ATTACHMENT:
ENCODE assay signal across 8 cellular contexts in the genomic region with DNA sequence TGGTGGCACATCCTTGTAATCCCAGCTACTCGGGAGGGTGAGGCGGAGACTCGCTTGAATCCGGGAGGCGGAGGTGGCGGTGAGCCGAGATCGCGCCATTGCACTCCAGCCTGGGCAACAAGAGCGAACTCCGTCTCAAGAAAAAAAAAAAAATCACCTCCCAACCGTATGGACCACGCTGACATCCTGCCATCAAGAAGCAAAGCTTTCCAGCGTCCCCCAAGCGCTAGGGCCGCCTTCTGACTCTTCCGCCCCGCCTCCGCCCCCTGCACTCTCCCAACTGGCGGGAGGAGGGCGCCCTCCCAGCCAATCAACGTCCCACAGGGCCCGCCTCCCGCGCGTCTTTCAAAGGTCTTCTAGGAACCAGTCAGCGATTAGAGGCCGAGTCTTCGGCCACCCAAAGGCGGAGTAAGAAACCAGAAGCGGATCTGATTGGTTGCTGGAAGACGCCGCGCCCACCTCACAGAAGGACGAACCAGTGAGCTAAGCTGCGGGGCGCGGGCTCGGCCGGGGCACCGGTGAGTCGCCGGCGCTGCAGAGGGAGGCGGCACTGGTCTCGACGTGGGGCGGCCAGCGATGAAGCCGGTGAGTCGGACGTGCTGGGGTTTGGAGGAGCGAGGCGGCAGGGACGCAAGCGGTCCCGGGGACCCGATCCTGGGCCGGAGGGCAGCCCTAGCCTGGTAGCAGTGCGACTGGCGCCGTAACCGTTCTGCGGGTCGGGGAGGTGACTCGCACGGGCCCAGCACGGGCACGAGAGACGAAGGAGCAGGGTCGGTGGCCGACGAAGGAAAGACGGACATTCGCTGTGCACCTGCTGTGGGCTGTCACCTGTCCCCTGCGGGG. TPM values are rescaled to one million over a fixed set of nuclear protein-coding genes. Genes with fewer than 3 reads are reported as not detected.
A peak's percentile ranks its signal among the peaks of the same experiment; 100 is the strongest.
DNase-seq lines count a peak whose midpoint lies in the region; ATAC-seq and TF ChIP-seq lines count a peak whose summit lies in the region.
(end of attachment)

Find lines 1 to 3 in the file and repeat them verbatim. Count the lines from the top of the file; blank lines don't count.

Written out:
ENCODE assay signal across 8 cellular contexts in the genomic region with DNA sequence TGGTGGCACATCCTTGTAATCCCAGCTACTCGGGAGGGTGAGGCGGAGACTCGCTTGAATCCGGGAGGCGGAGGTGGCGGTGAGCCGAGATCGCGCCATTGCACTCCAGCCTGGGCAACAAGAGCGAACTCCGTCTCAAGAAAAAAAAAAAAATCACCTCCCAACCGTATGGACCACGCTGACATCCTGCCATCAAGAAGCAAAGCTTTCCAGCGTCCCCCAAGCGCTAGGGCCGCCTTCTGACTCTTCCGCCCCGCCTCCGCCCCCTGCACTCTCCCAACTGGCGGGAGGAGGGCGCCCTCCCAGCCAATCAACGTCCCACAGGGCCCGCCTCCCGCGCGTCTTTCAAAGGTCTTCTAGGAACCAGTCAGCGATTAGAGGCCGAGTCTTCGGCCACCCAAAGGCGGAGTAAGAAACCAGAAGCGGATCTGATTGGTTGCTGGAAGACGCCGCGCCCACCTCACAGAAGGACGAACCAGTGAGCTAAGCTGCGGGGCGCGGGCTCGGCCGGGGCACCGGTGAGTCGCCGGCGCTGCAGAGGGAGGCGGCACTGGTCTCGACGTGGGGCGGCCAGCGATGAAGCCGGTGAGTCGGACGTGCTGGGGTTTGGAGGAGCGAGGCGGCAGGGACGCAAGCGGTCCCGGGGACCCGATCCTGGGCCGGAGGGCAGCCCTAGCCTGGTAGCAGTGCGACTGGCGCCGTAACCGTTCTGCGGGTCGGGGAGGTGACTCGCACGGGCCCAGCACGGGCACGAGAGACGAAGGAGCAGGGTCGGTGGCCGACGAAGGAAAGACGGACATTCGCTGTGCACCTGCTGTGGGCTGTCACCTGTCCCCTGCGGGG. TPM values are rescaled to one million over a fixed set of nuclear protein-coding genes. Genes with fewer than 3 reads are reported as not detected.
A peak's percentile ranks its signal among the peaks of the same experiment; 100 is the strongest.
DNase-seq lines count a peak whose midpoint lies in the region; ATAC-seq and TF ChIP-seq lines count a peak whose summit lies in the region.